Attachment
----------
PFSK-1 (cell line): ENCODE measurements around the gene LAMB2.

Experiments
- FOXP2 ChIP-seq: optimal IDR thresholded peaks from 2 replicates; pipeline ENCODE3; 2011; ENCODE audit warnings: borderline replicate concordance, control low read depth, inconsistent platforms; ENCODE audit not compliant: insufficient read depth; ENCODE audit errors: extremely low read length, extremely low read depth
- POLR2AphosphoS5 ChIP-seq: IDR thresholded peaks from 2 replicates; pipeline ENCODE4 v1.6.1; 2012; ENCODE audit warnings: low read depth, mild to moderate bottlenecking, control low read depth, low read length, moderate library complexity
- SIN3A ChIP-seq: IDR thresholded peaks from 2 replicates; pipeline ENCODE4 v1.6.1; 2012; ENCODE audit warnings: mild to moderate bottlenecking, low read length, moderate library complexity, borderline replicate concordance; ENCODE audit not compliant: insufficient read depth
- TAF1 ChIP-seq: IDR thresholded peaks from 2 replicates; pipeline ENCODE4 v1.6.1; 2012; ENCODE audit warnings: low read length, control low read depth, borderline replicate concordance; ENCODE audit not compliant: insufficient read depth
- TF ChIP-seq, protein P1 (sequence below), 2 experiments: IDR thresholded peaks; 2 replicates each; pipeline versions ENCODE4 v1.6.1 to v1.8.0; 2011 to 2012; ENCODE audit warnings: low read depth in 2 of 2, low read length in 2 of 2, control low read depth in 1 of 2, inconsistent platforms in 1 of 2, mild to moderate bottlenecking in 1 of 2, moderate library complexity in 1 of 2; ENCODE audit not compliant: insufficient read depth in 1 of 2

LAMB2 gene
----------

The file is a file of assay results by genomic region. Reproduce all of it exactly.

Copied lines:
PFSK-1 (cell line): ENCODE measurements around the gene LAMB2.

Experiments
- FOXP2 ChIP-seq: optimal IDR thresholded peaks from 2 replicates; pipeline ENCODE3; 2011; ENCODE audit warnings: borderline replicate concordance, control low read depth, inconsistent platforms; ENCODE audit not compliant: insufficient read depth; ENCODE audit errors: extremely low read length, extremely low read depth
- POLR2AphosphoS5 ChIP-seq: IDR thresholded peaks from 2 replicates; pipeline ENCODE4 v1.6.1; 2012; ENCODE audit warnings: low read depth, mild to moderate bottlenecking, control low read depth, low read length, moderate library complexity
- SIN3A ChIP-seq: IDR thresholded peaks from 2 replicates; pipeline ENCODE4 v1.6.1; 2012; ENCODE audit warnings: mild to moderate bottlenecking, low read length, moderate library complexity, borderline replicate concordance; ENCODE audit not compliant: insufficient read depth
- TAF1 ChIP-seq: IDR thresholded peaks from 2 replicates; pipeline ENCODE4 v1.6.1; 2012; ENCODE audit warnings: low read length, control low read depth, borderline replicate concordance; ENCODE audit not compliant: insufficient read depth
- TF ChIP-seq, protein P1 (sequence below), 2 experiments: IDR thresholded peaks; 2 replicates each; pipeline versions ENCODE4 v1.6.1 to v1.8.0; 2011 to 2012; ENCODE audit warnings: low read depth in 2 of 2, low read length in 2 of 2, control low read depth in 1 of 2, inconsistent platforms in 1 of 2, mild to moderate bottlenecking in 1 of 2, moderate library complexity in 1 of 2; ENCODE audit not compliant: insufficient read depth in 1 of 2

LAMB2 gene